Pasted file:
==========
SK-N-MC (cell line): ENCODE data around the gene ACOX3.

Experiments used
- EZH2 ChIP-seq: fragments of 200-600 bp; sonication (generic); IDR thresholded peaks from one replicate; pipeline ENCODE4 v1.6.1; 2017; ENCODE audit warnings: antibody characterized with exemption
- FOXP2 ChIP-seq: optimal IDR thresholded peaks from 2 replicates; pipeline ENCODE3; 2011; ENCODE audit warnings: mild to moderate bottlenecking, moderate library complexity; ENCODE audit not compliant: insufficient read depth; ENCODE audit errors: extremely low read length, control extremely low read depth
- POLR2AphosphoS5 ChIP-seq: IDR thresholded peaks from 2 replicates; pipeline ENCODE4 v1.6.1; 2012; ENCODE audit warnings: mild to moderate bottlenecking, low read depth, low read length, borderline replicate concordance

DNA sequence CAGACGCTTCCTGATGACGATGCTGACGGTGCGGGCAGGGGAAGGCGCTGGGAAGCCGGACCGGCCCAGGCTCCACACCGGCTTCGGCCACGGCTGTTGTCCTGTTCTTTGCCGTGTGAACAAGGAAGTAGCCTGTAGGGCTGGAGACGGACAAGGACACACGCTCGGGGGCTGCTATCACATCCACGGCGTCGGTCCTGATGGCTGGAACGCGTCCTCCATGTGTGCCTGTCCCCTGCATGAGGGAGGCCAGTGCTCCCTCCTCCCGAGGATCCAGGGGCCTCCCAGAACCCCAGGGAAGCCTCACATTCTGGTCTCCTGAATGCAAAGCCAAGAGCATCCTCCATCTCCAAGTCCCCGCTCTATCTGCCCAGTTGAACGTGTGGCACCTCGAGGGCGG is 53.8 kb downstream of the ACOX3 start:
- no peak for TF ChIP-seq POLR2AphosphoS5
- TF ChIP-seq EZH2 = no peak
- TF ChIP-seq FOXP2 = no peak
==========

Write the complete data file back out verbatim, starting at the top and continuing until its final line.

SK-N-MC (cell line): ENCODE data around the gene ACOX3.

Experiments used
- EZH2 ChIP-seq: fragments of 200-600 bp; sonication (generic); IDR thresholded peaks from one replicate; pipeline ENCODE4 v1.6.1; 2017; ENCODE audit warnings: antibody characterized with exemption
- FOXP2 ChIP-seq: optimal IDR thresholded peaks from 2 replicates; pipeline ENCODE3; 2011; ENCODE audit warnings: mild to moderate bottlenecking, moderate library complexity; ENCODE audit not compliant: insufficient read depth; ENCODE audit errors: extremely low read length, control extremely low read depth
- POLR2AphosphoS5 ChIP-seq: IDR thresholded peaks from 2 replicates; pipeline ENCODE4 v1.6.1; 2012; ENCODE audit warnings: mild to moderate bottlenecking, low read depth, low read length, borderline replicate concordance

DNA sequence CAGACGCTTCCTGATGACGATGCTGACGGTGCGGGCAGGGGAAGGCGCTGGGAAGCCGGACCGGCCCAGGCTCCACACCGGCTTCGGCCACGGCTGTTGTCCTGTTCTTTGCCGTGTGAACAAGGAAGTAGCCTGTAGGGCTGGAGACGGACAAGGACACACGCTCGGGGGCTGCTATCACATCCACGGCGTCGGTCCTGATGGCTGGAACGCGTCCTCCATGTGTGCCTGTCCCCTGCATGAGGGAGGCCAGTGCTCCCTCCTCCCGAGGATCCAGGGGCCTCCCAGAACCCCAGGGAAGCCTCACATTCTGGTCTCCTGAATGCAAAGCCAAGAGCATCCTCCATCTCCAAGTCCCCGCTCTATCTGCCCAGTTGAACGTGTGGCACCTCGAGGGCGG is 53.8 kb downstream of the ACOX3 start:
- no peak for TF ChIP-seq POLR2AphosphoS5
- TF ChIP-seq EZH2 = no peak
- TF ChIP-seq FOXP2 = no peak